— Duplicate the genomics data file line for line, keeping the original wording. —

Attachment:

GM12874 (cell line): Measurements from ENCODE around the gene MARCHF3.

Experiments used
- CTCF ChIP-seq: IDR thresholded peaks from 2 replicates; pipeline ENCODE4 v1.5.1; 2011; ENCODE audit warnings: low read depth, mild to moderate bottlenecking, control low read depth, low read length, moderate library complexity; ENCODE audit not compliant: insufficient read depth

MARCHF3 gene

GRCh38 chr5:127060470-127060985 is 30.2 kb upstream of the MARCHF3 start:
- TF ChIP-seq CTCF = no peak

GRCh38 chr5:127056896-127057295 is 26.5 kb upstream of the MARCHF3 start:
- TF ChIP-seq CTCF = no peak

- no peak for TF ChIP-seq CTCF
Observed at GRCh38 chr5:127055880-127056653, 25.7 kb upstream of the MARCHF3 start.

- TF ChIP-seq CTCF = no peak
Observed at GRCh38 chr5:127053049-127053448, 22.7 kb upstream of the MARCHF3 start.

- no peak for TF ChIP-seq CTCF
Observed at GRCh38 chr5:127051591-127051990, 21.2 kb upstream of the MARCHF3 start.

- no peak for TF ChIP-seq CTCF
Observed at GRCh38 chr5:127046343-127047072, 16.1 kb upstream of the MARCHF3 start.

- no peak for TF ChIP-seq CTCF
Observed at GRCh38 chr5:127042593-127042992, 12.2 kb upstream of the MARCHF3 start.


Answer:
GM12874 (cell line): Measurements from ENCODE around the gene MARCHF3.

Experiments used
- CTCF ChIP-seq: IDR thresholded peaks from 2 replicates; pipeline ENCODE4 v1.5.1; 2011; ENCODE audit warnings: low read depth, mild to moderate bottlenecking, control low read depth, low read length, moderate library complexity; ENCODE audit not compliant: insufficient read depth

MARCHF3 gene

GRCh38 chr5:127060470-127060985 is 30.2 kb upstream of the MARCHF3 start:
- TF ChIP-seq CTCF = no peak

GRCh38 chr5:127056896-127057295 is 26.5 kb upstream of the MARCHF3 start:
- TF ChIP-seq CTCF = no peak

- no peak for TF ChIP-seq CTCF
Observed at GRCh38 chr5:127055880-127056653, 25.7 kb upstream of the MARCHF3 start.

- TF ChIP-seq CTCF = no peak
Observed at GRCh38 chr5:127053049-127053448, 22.7 kb upstream of the MARCHF3 start.

- no peak for TF ChIP-seq CTCF
Observed at GRCh38 chr5:127051591-127051990, 21.2 kb upstream of the MARCHF3 start.

- no peak for TF ChIP-seq CTCF
Observed at GRCh38 chr5:127046343-127047072, 16.1 kb upstream of the MARCHF3 start.

- no peak for TF ChIP-seq CTCF
Observed at GRCh38 chr5:127042593-127042992, 12.2 kb upstream of the MARCHF3 start.